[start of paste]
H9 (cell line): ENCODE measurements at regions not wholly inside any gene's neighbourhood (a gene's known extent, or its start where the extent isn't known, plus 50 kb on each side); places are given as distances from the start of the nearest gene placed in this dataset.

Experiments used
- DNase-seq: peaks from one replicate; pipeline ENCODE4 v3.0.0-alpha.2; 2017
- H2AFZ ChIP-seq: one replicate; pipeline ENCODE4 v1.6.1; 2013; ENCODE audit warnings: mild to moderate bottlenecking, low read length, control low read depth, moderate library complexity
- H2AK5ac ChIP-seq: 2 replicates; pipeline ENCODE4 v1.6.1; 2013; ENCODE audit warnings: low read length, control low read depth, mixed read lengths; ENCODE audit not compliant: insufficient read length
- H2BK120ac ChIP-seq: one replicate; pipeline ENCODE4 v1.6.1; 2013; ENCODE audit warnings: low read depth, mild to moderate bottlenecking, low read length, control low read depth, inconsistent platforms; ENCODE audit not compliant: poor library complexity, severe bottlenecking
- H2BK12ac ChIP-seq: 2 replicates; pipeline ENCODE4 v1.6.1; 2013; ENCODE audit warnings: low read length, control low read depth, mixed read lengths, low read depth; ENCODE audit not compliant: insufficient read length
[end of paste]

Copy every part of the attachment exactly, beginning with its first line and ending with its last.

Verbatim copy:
H9 (cell line): ENCODE measurements at regions not wholly inside any gene's neighbourhood (a gene's known extent, or its start where the extent isn't known, plus 50 kb on each side); places are given as distances from the start of the nearest gene placed in this dataset.

Experiments used
- DNase-seq: peaks from one replicate; pipeline ENCODE4 v3.0.0-alpha.2; 2017
- H2AFZ ChIP-seq: one replicate; pipeline ENCODE4 v1.6.1; 2013; ENCODE audit warnings: mild to moderate bottlenecking, low read length, control low read depth, moderate library complexity
- H2AK5ac ChIP-seq: 2 replicates; pipeline ENCODE4 v1.6.1; 2013; ENCODE audit warnings: low read length, control low read depth, mixed read lengths; ENCODE audit not compliant: insufficient read length
- H2BK120ac ChIP-seq: one replicate; pipeline ENCODE4 v1.6.1; 2013; ENCODE audit warnings: low read depth, mild to moderate bottlenecking, low read length, control low read depth, inconsistent platforms; ENCODE audit not compliant: poor library complexity, severe bottlenecking
- H2BK12ac ChIP-seq: 2 replicates; pipeline ENCODE4 v1.6.1; 2013; ENCODE audit warnings: low read length, control low read depth, mixed read lengths, low read depth; ENCODE audit not compliant: insufficient read length